Minorities represent a large portion of the American population who do not receive adequate care and attention regarding their mental health.
A silent stigma of mental health disorders specifically stains the black community. The mental health crisis affecting black Americans is serious and deserves greater national attention.
According Mental Health America, black Americans make up 13.4%, or just over 46 million of the total population, but 16% of black Americans suffer from various forms of mental illness. The most common mood-affecting illnesses in the black community include anxiety disorder, bipolar disorder, depression, and psychotic and schizophrenic disorders. The Suicide Prevention Resource Center also found in a 2020 study that people of black and African American ancestry between the ages of 25 and 34 account for 11.4% per 100,000 people of the national suicide average.
Suicidal thoughts can be persistent in those with the lesser-known Persistent Depressive Disorder, or PPD. Also called high level depressionPPD is a mood disorder that manifests when a person suffers from chronic depression for two or more years. psychology today reports that a person with high-functioning depression disorder may not mimic the ideal role of a person with major depression, as that person will continue to follow their daily routine while experiencing bouts of depression.
In 2021, the former Miss USA 2019 Chelsie Kryst death by suicide. On the surface, many thought his life seemed “perfect”. However, after his death, Chelsie’s mother revealed that the late beauty queen suffered from high-level depression. The revelation sparked a flurry of conversations about mental health in the black community and the pressures on women of color in particular.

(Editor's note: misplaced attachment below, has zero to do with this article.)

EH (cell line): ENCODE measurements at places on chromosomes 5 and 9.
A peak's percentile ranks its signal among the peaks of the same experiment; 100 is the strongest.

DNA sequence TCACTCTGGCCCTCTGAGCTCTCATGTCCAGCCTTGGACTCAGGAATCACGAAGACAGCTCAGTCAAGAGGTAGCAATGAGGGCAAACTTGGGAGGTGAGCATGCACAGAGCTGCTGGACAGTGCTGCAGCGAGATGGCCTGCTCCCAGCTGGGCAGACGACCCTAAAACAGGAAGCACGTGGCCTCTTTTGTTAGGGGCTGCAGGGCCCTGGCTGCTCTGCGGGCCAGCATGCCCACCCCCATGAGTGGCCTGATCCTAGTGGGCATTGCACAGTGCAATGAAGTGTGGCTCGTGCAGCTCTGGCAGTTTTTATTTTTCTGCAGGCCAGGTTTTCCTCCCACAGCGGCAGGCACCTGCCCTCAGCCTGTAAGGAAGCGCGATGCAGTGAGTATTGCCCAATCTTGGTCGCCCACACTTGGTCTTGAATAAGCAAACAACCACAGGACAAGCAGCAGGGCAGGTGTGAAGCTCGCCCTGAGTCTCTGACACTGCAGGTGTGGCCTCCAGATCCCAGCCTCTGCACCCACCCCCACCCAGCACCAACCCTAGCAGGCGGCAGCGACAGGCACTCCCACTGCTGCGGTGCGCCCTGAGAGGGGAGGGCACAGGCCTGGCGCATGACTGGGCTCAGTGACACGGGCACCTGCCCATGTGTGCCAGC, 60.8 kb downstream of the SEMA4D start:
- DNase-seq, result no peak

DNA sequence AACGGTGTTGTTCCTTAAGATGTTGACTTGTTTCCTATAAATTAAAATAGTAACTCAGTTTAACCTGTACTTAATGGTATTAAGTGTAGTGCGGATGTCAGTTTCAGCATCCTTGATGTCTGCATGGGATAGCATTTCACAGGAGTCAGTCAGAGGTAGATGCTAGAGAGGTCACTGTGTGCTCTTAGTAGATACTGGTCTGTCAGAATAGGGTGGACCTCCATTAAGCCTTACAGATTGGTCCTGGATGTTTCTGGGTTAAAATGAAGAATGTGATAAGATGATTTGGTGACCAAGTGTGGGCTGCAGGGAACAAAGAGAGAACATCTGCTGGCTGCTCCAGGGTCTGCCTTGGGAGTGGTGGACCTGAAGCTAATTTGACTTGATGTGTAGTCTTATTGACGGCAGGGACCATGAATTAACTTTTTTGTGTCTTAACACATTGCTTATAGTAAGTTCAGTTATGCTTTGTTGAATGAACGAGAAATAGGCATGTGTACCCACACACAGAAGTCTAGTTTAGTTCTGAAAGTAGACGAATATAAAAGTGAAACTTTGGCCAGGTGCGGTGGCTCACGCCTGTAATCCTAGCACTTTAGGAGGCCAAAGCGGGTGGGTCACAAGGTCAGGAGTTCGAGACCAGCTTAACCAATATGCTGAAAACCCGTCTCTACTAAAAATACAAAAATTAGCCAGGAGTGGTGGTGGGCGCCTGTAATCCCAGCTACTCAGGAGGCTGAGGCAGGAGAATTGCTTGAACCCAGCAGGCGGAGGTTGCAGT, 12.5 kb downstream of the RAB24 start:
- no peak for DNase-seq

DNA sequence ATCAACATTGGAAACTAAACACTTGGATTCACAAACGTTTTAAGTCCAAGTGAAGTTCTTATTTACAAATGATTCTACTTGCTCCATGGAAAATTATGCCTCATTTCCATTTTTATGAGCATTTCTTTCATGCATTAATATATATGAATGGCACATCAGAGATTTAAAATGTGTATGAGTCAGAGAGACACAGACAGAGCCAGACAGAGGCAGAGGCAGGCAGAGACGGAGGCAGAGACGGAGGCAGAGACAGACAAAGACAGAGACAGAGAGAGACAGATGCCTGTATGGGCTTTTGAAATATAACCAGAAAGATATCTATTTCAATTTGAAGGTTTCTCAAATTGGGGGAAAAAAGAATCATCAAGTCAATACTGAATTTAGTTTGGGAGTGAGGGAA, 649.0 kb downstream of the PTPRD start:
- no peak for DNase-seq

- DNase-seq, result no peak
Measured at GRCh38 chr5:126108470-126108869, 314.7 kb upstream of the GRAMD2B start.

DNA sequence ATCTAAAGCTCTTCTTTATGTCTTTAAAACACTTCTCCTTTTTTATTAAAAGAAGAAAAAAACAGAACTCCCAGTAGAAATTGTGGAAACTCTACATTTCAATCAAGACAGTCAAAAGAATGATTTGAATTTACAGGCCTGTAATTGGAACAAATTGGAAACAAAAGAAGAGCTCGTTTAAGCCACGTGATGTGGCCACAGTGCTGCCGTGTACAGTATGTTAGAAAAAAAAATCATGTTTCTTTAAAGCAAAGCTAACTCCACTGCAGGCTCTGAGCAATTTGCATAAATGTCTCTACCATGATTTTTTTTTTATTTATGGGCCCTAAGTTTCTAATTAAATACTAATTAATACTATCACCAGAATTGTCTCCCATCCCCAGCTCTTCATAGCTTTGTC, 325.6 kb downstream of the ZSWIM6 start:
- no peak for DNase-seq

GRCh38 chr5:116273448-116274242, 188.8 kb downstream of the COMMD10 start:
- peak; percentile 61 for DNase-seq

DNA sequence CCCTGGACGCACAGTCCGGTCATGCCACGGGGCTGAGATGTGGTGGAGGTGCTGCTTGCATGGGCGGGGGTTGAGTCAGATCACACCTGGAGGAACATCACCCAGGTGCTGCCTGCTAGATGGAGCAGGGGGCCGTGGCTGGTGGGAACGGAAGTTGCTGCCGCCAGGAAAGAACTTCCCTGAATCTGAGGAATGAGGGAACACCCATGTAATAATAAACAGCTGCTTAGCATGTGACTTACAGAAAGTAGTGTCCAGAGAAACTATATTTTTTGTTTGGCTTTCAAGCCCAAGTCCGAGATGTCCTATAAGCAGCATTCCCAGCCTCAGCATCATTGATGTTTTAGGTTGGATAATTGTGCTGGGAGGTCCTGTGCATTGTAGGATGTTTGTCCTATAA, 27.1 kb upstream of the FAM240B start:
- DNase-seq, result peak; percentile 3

More than thirty percent of black women are spearheading single-parent households as a sole supplier, which is known to induce significant stress and pressure to excel for themselves and others in their care. Furthermoreonly black women with mental health disorders tend to neglect self-awareness and wellness practices by presenting their mental health problems as invalid or less serious in nature.
Attributes such as Race, economy, accessibility and credibility contribute to the growing contempt and mistrust between black Americans and medical professionals. The stress of browse resources finding mental health professionals or treatment that specifically caters to Black Americans without implicit medical bias channels frustration among those seeking help. This hesitation triggered the startup of several online platforms and applications, such as Health in its shade and OkMissthat create opportunities to connect diverse communities in Black America to trusted healthcare professionals and providers.
For more resources for Black communities, click HERE.
If you or someone you know needs mental health help, text “FORCE” to the Crisis Text Line at 741-741 to be connected with a Certified Crisis Counselor.
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- Personal Stories of Mental Illness, by Dr. Russell Kennedy, Making a Difference for Those Who Suffer.